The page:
350 English phrases that are useful when you live communication

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native speakers "gives" not only the vocabulary and even the ease of pronunciation. You can skillfully master and one and the other, but in a personal conversation you will still immediately recognize the foreigner. Why? Because we speak, not in words and phrases stable, repeatedly using familiar phrases. This construction gives the phrase a foreigner who speaks as if he is reading a newspaper. We support the same language ready verbal turnover jump by themselves.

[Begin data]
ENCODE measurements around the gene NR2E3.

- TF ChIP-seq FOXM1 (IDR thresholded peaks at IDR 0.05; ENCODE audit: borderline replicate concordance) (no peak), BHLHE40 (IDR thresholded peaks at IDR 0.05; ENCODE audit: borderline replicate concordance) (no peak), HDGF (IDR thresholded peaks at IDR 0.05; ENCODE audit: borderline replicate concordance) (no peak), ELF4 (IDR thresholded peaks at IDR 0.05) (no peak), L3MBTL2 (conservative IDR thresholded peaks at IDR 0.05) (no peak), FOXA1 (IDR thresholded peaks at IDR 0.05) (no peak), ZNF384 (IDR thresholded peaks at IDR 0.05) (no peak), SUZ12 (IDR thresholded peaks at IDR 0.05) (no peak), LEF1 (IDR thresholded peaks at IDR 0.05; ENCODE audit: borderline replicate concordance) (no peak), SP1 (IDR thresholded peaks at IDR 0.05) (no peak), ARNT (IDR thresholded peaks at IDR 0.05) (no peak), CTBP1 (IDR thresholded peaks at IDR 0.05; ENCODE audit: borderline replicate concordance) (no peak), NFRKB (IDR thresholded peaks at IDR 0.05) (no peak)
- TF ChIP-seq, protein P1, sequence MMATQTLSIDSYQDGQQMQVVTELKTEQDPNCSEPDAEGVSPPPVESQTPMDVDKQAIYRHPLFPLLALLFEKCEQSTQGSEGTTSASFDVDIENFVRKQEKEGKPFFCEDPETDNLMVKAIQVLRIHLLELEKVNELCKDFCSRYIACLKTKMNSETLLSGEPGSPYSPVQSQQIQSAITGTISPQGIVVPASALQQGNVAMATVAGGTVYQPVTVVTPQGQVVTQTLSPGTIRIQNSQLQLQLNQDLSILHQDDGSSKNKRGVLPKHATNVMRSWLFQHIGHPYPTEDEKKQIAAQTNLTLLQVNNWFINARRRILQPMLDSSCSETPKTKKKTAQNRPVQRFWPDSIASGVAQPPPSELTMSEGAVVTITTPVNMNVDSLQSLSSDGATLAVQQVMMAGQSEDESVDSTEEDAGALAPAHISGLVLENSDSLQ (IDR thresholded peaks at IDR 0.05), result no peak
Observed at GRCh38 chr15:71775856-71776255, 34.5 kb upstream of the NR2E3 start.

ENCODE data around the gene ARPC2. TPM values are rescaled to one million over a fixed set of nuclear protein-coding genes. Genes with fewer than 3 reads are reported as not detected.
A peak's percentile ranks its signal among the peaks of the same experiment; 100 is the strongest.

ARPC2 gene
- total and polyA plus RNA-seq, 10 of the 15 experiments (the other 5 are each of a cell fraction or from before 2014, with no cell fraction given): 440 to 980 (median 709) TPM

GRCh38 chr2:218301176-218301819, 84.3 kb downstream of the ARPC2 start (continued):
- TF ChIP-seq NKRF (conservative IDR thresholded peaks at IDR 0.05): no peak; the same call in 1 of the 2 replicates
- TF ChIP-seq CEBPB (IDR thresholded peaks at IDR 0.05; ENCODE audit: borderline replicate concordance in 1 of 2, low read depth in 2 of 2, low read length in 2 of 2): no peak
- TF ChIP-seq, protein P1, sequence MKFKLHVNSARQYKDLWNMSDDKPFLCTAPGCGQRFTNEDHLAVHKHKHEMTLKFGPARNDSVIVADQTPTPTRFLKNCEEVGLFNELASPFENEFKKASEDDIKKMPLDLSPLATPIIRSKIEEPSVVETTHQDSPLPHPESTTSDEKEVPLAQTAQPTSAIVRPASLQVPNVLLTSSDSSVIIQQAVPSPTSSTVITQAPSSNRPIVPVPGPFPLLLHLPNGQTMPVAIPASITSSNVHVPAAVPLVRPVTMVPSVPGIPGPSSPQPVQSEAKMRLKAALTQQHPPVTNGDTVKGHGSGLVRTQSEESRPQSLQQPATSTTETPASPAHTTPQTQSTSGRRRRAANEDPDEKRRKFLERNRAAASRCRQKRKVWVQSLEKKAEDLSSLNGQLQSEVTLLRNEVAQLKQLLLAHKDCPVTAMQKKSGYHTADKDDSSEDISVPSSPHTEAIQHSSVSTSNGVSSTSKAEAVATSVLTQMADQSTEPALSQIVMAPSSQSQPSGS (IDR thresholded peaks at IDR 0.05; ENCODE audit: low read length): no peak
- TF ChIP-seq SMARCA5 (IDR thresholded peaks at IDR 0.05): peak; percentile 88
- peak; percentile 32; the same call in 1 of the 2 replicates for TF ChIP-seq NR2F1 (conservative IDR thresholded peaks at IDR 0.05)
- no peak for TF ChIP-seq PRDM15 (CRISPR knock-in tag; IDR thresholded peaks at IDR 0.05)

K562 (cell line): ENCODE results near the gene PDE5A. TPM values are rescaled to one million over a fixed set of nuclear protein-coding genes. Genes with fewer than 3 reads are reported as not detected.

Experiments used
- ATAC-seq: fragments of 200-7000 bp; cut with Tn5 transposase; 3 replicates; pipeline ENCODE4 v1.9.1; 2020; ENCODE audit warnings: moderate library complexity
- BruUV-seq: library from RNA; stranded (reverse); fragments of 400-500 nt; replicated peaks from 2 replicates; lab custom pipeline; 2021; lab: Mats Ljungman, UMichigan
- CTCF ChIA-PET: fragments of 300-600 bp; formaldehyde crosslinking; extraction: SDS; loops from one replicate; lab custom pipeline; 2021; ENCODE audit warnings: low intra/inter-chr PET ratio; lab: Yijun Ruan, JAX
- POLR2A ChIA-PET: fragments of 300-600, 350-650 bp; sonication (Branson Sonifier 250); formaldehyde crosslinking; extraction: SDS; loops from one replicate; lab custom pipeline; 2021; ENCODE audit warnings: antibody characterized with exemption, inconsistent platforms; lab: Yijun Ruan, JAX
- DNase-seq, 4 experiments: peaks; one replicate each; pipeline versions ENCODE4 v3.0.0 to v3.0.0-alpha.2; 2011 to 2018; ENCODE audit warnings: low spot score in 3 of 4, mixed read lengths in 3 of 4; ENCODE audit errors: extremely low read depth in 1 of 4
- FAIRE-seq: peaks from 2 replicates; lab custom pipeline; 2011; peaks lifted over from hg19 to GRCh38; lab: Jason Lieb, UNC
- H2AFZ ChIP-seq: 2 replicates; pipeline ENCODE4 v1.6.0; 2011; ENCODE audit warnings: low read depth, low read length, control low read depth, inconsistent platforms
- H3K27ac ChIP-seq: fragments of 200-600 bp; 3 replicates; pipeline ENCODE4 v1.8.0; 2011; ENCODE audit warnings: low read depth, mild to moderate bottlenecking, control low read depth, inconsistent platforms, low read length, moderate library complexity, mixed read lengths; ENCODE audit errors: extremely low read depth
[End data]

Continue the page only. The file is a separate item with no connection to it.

< Website publishes the most important English idioms with translations and examples of their use.